FDA Clears First Duodenoscope With Sterile, Disposable Component


The FDA has cleared for marketing the first duodenoscope with a sterile, disposable elevator component that will reduce the number of parts that need to be cleaned and disinfected (reprocessed) in between uses.

The US Food and Drug Administration (FDA) has cleared the first duodenoscope with a sterile, disposable elevator piece for marketing. The disposable elevator component will reduce the number of parts required to be cleaned and disinfected between uses.

The Pentax Medical Video ED34-i10T2 model duodenoscope will allow visualization and access to the upper gastrointestinal tract for the treatment of bile duct disorders and other upper gastrointestinal problems. The clearance of the ED34-i10T2 was granted to Pentax of America.

In Fall 2013, the US Centers for Disease Control and Prevention (CDC) alerted the FDA to a possible association between duodenoscopes and multidrug-resistant bacteria, and investigation revealed that cases of infection were occurring even when users followed proper manufacturer cleaning and sterilization instructions. Duodenoscopes are used for over 500,000 procedures annually and present a less invasive way to drain fluids from pancreatic and biliary ducts than conventional surgeries.

“Duodenoscopes with a disposable elevator component represent another major step toward lowering the risk of infection among patients who undergo procedures with these devices,” said Jeff Shuren, MD, JD, director of the FDA’s Center for Devices and Radiological Health, in the agency's statement.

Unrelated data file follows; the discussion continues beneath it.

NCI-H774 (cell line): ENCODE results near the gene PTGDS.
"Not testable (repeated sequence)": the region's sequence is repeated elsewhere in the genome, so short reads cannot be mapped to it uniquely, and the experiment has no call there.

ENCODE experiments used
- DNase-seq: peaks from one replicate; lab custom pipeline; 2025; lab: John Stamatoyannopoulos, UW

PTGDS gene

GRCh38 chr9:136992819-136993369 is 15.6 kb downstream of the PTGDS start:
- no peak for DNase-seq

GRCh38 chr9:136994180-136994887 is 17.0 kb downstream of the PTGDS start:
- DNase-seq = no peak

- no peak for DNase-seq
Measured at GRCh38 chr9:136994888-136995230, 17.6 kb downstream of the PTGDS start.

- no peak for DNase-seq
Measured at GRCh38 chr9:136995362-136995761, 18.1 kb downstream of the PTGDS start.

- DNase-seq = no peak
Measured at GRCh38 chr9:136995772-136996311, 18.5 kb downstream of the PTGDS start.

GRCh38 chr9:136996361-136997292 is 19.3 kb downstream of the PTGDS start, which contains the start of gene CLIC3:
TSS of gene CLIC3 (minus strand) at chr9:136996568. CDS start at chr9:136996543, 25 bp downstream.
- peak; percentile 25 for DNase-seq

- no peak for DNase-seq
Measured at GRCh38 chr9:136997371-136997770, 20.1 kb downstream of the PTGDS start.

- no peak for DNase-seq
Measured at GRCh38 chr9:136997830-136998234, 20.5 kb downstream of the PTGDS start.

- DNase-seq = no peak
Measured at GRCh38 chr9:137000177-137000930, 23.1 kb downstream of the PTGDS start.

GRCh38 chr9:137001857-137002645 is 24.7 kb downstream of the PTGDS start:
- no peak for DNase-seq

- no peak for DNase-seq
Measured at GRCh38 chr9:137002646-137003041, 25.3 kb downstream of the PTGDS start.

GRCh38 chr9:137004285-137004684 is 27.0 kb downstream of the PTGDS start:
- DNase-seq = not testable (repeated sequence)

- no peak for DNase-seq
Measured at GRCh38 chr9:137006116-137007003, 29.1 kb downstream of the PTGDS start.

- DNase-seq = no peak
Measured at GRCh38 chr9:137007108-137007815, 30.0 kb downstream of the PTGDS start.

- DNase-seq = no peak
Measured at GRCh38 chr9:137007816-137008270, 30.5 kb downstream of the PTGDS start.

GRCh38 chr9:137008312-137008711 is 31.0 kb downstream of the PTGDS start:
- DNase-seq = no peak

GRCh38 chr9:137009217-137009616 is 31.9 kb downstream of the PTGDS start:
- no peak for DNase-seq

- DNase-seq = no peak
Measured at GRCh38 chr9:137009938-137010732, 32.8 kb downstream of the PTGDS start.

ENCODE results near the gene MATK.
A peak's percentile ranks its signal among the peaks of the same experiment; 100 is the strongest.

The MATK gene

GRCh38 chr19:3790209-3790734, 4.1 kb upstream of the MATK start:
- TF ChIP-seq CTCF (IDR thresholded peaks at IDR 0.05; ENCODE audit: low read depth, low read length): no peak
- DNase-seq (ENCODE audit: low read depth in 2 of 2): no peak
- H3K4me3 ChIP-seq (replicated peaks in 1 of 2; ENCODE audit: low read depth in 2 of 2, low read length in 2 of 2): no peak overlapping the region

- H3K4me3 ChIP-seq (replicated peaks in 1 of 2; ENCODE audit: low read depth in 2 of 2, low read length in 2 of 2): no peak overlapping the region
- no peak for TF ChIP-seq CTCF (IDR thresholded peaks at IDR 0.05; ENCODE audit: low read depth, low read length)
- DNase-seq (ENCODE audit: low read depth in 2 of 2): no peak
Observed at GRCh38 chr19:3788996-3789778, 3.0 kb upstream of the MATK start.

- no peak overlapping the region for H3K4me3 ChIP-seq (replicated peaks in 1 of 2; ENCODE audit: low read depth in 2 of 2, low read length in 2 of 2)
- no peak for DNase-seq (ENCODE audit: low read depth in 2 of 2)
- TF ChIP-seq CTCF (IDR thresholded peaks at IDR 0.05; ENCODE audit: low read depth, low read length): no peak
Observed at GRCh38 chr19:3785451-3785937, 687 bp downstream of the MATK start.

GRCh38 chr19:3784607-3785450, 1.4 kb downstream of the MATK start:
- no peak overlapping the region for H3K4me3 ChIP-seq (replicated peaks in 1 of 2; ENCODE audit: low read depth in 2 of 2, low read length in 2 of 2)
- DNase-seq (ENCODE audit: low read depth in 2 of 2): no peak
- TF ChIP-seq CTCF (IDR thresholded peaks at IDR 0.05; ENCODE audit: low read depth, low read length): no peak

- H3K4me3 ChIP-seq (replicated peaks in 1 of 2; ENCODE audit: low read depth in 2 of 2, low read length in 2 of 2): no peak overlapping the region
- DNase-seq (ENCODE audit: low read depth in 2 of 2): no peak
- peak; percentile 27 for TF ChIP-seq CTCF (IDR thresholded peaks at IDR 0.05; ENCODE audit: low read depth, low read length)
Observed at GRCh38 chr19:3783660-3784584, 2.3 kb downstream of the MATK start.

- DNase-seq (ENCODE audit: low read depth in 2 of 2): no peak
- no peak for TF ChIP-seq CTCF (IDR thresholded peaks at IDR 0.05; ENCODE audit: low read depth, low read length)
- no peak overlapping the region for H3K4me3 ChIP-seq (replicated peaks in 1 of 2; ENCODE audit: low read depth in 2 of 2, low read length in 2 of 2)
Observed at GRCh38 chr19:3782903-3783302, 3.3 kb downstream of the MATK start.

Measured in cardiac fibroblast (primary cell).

The Pentax Medical Video Duodenoscope ED34-i10T2 is used with endoscopic devices to provide visualization via a video monitor and access to the biliary tract. Risks of the Pentax Medical Video Duodenoscope ED34-i10T2 include potential for injuries such as burns, electric shock, perforation, bleeding, and infection.

The duodenoscope was reviewed via the premarket clearance (510(k)) pathway. As part of the premarket clearance review, the manufacturer submitted evidence to the FDA demonstrating that the device is similar to previous duodenoscopes. Shuren stated that “today’s clearance is another step in the FDA’s ongoing effort to advance the development and availability of safer duodenoscopes."

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